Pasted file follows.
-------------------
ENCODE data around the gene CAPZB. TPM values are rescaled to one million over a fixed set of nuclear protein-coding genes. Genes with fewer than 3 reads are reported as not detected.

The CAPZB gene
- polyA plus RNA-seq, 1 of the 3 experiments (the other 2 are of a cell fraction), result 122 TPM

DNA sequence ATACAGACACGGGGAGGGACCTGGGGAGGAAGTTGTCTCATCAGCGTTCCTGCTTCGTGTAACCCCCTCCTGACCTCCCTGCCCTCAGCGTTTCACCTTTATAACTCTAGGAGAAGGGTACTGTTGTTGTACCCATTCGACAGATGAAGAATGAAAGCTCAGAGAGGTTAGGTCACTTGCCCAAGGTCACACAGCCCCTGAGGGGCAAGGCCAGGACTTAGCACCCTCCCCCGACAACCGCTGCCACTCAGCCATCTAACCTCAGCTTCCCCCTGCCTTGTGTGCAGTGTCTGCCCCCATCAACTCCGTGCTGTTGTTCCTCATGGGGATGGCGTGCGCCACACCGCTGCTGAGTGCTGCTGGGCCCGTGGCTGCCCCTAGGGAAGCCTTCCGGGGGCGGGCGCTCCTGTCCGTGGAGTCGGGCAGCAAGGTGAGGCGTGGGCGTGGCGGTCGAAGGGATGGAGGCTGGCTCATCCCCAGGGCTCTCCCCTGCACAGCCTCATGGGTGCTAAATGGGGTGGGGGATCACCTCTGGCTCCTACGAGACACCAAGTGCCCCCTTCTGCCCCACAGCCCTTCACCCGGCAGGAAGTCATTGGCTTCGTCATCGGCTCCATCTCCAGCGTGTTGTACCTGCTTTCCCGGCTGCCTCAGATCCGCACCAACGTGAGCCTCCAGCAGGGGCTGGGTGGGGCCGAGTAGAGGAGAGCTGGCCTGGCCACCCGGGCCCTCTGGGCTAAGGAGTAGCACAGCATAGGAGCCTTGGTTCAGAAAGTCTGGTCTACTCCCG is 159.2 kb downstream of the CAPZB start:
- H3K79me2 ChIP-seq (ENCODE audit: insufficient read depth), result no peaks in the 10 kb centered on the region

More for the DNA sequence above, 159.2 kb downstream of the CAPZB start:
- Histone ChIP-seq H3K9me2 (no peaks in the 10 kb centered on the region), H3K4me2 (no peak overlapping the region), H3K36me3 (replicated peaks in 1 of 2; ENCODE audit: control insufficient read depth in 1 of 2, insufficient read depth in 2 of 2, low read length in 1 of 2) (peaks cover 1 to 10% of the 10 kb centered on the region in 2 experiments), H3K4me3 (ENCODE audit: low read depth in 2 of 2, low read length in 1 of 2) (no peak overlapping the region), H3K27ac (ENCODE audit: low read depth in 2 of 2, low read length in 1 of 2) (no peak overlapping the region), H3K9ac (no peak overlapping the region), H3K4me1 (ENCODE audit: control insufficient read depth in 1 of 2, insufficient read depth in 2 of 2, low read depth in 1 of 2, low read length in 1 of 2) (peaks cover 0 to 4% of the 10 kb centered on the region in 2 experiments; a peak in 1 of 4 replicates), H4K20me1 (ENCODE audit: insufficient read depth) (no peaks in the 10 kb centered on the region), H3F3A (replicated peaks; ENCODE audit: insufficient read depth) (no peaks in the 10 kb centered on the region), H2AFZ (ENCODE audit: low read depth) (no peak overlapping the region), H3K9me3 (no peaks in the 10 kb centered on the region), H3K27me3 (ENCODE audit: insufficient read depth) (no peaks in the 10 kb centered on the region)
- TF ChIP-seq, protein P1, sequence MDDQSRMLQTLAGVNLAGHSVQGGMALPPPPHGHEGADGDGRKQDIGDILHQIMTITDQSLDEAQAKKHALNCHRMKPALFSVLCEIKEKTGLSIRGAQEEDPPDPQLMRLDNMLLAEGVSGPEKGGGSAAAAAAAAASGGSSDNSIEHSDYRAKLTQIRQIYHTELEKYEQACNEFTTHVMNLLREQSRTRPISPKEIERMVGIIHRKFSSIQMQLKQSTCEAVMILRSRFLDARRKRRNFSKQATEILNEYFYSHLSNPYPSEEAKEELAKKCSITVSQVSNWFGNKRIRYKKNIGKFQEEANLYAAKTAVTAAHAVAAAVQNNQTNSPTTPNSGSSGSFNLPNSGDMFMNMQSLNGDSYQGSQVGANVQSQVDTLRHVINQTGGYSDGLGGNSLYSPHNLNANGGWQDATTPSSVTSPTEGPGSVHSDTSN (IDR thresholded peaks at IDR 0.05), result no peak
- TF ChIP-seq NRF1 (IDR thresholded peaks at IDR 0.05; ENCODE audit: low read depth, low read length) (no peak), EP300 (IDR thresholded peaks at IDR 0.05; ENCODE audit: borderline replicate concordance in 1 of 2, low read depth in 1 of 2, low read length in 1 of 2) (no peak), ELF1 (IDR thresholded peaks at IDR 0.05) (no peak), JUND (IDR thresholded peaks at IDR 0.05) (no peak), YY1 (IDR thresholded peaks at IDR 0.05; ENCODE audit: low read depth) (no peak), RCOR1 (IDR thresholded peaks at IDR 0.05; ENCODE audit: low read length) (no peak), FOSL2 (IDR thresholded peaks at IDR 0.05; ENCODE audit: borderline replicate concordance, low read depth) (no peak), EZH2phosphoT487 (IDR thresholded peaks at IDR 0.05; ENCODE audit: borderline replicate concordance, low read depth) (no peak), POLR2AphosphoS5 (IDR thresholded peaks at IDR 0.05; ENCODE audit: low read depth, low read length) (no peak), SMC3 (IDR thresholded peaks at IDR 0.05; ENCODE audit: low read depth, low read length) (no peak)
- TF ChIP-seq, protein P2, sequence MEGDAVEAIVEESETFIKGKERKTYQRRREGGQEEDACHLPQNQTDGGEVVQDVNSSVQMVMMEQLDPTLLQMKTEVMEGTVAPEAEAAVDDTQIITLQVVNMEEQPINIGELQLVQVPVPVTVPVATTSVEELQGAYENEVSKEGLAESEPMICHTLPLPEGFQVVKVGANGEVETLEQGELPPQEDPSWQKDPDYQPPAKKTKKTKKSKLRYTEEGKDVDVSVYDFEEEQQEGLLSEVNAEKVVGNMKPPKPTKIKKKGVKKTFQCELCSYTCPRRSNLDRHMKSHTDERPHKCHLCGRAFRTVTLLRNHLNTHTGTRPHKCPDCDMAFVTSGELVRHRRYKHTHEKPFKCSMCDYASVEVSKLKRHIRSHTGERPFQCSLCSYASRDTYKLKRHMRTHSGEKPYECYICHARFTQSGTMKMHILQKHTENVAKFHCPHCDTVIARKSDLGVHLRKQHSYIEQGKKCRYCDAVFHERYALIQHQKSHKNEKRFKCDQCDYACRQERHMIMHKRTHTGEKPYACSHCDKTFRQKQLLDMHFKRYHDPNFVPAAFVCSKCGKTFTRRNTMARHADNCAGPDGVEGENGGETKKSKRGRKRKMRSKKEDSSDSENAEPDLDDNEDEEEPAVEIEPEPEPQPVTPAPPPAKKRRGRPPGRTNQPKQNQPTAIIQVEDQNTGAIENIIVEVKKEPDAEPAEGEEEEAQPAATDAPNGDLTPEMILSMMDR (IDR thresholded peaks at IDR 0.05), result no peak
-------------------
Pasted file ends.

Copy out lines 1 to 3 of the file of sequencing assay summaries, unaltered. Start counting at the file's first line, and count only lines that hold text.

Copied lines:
ENCODE data around the gene CAPZB. TPM values are rescaled to one million over a fixed set of nuclear protein-coding genes. Genes with fewer than 3 reads are reported as not detected.

The CAPZB gene
- polyA plus RNA-seq, 1 of the 3 experiments (the other 2 are of a cell fraction), result 122 TPM